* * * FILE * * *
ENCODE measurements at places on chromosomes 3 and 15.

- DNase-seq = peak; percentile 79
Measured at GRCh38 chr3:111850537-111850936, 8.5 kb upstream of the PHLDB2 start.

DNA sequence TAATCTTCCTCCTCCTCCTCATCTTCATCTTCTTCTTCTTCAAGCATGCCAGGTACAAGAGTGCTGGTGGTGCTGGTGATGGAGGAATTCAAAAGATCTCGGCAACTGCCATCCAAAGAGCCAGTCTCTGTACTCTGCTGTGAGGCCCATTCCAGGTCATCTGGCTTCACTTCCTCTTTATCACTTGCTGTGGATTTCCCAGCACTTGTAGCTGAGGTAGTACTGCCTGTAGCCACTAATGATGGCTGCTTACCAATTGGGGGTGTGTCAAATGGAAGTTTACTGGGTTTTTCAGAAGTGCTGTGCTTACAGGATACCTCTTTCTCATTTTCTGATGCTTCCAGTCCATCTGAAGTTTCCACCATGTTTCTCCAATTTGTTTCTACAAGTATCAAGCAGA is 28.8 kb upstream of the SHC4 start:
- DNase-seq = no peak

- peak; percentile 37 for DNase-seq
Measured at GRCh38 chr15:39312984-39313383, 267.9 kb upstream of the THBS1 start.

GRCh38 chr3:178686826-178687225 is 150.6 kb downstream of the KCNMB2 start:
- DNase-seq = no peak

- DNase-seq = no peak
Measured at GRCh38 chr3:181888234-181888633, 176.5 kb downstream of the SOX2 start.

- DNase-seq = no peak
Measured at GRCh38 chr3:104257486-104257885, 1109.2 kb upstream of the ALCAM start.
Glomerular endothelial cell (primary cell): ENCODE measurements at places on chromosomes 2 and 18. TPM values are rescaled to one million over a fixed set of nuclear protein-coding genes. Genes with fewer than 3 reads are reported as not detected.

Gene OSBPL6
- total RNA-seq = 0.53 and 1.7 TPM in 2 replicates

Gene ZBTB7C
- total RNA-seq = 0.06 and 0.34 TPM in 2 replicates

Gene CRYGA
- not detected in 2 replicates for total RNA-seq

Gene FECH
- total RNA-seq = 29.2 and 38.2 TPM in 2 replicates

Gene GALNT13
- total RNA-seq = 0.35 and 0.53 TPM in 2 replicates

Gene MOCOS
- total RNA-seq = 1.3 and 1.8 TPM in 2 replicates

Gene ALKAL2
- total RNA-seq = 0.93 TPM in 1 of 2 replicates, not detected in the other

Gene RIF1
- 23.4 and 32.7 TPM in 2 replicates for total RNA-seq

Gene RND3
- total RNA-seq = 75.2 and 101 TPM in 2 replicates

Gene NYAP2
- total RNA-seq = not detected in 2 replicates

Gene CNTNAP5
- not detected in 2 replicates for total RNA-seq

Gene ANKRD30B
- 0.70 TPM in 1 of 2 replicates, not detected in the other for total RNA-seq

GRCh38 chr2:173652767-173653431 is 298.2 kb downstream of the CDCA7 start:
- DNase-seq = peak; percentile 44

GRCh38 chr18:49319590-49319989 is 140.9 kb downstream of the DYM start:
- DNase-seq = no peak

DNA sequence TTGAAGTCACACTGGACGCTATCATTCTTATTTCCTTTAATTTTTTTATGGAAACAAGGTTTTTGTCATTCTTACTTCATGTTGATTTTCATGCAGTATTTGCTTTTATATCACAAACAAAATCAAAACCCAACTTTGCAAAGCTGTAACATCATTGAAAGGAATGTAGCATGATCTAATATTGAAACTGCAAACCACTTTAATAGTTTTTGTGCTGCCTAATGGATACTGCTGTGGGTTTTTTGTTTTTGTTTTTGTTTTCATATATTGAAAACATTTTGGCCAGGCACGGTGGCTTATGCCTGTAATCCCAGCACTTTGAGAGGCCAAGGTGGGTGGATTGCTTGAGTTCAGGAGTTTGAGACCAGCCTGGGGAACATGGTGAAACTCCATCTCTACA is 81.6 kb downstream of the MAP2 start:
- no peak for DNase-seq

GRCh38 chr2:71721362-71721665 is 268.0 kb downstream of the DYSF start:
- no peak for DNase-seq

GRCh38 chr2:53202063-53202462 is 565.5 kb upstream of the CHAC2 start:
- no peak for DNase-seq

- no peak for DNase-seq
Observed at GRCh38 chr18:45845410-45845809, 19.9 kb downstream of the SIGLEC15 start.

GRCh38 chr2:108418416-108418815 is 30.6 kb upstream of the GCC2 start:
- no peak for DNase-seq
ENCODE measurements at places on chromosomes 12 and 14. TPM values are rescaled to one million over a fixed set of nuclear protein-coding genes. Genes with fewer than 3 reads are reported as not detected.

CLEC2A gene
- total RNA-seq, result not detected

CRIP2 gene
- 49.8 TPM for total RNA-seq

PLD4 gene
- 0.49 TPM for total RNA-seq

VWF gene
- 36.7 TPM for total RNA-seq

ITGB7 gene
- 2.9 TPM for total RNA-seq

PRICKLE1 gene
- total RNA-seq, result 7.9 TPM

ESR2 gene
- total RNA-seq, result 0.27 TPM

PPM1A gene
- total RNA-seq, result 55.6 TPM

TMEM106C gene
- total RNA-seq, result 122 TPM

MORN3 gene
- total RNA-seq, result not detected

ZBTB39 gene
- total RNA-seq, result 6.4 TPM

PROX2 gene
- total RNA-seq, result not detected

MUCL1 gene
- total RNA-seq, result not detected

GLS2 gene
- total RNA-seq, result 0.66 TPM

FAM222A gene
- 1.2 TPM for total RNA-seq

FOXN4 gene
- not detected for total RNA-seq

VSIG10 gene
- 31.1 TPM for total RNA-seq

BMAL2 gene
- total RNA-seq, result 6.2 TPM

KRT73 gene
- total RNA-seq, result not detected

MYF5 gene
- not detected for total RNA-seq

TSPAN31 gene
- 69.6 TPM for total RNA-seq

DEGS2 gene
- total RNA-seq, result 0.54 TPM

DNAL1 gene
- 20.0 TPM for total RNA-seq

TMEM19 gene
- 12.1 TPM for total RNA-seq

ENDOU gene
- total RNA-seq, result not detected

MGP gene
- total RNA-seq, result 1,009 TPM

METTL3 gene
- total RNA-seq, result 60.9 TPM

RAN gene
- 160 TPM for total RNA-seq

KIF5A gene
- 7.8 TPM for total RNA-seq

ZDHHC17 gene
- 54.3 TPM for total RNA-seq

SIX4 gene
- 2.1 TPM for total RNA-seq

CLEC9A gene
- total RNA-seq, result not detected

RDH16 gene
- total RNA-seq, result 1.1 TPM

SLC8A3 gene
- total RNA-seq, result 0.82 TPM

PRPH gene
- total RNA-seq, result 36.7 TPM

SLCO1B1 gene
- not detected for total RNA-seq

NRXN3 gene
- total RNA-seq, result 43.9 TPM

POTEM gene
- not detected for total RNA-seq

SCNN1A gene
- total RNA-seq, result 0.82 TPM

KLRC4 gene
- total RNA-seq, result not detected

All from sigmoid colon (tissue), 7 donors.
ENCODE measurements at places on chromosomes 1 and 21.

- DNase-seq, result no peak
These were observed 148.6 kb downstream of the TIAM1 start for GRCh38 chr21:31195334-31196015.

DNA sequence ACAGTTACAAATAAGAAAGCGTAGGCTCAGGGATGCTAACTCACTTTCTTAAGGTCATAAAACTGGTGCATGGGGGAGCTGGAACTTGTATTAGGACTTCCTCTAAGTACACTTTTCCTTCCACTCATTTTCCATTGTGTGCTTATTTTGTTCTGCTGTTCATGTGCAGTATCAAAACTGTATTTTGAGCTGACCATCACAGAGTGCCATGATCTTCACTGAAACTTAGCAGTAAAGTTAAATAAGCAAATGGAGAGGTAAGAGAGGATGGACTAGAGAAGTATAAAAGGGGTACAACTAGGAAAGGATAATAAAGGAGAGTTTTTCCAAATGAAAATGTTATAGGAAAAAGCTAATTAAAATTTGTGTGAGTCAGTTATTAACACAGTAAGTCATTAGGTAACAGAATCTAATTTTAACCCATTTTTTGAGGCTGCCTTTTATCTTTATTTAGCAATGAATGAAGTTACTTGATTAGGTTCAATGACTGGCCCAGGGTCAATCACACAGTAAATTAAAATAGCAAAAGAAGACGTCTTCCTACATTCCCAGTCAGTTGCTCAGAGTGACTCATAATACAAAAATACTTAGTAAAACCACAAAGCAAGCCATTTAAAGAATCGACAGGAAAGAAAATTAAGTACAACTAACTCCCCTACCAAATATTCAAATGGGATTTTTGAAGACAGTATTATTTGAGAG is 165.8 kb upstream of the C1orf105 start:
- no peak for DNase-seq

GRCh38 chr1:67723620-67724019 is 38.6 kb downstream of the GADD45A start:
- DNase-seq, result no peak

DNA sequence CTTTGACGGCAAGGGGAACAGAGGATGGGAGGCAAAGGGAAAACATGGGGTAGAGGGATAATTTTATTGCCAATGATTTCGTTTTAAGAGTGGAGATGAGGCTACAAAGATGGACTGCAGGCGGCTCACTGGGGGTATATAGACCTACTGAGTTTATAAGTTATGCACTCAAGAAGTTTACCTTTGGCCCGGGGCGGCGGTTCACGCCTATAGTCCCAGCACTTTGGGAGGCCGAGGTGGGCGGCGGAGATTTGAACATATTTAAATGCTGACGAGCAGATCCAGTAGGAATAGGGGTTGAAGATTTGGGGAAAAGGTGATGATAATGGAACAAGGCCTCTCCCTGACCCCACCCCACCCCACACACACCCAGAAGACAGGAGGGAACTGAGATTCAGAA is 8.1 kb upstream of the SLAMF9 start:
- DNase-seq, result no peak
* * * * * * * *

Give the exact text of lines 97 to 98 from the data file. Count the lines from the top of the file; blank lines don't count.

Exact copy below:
- total RNA-seq, result 0.54 TPM

DNAL1 gene